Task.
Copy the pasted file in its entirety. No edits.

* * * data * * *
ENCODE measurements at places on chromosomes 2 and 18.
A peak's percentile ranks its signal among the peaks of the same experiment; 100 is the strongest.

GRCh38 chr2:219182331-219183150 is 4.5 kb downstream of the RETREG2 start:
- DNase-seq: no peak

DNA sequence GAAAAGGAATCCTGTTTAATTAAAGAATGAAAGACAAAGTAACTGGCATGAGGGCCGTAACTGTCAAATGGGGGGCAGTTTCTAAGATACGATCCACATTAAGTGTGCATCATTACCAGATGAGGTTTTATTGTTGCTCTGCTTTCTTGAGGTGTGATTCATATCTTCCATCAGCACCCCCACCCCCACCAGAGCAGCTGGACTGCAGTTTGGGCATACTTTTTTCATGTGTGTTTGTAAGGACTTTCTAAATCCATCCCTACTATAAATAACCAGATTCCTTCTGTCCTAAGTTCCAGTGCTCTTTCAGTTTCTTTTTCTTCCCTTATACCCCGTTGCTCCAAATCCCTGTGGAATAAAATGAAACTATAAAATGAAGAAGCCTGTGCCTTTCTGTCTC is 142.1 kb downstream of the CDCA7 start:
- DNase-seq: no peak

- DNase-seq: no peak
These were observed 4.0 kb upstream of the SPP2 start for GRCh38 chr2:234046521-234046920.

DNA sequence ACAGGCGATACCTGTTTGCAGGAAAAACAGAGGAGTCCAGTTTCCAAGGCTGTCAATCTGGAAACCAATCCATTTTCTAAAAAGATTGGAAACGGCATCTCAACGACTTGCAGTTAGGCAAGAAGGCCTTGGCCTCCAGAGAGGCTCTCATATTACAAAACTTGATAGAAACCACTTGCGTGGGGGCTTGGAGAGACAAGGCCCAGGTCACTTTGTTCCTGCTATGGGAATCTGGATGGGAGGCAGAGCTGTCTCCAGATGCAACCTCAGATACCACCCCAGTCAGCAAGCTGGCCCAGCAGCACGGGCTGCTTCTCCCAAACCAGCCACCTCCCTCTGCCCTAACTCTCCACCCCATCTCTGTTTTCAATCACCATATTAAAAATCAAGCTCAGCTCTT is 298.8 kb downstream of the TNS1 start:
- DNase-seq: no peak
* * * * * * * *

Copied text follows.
ENCODE measurements at places on chromosomes 2 and 18.
A peak's percentile ranks its signal among the peaks of the same experiment; 100 is the strongest.

GRCh38 chr2:219182331-219183150 is 4.5 kb downstream of the RETREG2 start:
- DNase-seq: no peak

DNA sequence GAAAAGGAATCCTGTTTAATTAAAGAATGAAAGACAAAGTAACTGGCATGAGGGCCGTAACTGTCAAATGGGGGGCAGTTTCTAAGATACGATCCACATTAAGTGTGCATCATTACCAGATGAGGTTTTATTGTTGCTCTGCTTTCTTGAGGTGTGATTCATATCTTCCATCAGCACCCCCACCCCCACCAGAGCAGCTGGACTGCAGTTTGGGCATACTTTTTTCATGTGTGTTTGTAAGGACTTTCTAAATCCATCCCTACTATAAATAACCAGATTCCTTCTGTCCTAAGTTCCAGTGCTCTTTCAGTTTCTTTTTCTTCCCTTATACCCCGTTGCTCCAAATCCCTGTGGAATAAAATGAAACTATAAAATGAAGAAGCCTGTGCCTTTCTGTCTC is 142.1 kb downstream of the CDCA7 start:
- DNase-seq: no peak

- DNase-seq: no peak
These were observed 4.0 kb upstream of the SPP2 start for GRCh38 chr2:234046521-234046920.

DNA sequence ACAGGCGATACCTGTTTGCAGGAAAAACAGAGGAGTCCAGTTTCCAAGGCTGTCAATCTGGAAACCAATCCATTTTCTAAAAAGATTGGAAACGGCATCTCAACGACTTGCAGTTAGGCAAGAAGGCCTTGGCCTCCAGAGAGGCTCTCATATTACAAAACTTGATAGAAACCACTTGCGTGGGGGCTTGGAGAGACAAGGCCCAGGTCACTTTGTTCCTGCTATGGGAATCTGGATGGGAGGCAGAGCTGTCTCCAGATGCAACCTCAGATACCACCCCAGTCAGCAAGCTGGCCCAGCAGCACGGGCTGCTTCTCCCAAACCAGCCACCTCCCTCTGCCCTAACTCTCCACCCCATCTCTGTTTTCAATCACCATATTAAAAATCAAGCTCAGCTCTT is 298.8 kb downstream of the TNS1 start:
- DNase-seq: no peak